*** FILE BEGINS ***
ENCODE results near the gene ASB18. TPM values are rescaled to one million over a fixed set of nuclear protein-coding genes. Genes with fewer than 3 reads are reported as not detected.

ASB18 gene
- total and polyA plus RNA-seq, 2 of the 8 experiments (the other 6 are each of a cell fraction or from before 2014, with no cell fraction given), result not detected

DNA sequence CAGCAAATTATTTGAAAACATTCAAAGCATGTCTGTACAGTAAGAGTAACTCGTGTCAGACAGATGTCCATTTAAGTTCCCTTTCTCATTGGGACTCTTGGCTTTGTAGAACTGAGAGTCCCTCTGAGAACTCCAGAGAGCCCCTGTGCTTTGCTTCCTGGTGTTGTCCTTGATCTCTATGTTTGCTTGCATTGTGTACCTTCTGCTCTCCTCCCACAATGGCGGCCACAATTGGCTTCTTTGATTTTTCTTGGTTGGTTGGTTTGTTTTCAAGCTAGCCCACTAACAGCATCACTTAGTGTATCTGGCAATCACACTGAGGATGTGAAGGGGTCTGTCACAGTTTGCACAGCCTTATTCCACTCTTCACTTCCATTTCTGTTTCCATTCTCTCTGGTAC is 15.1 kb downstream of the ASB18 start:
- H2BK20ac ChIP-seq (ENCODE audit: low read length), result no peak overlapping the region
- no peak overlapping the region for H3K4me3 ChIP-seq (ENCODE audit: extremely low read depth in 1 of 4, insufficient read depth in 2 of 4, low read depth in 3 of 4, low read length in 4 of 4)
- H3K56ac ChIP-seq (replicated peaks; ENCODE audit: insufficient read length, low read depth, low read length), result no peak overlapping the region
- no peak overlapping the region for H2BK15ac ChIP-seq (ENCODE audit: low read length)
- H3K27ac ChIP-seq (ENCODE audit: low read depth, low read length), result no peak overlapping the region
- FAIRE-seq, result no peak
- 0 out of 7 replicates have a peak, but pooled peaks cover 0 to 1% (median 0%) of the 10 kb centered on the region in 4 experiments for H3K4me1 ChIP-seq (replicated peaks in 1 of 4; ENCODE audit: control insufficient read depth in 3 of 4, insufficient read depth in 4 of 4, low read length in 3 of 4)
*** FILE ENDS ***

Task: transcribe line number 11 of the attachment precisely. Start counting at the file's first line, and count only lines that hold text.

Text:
- 0 out of 7 replicates have a peak, but pooled peaks cover 0 to 1% (median 0%) of the 10 kb centered on the region in 4 experiments for H3K4me1 ChIP-seq (replicated peaks in 1 of 4; ENCODE audit: control insufficient read depth in 3 of 4, insufficient read depth in 4 of 4, low read length in 3 of 4)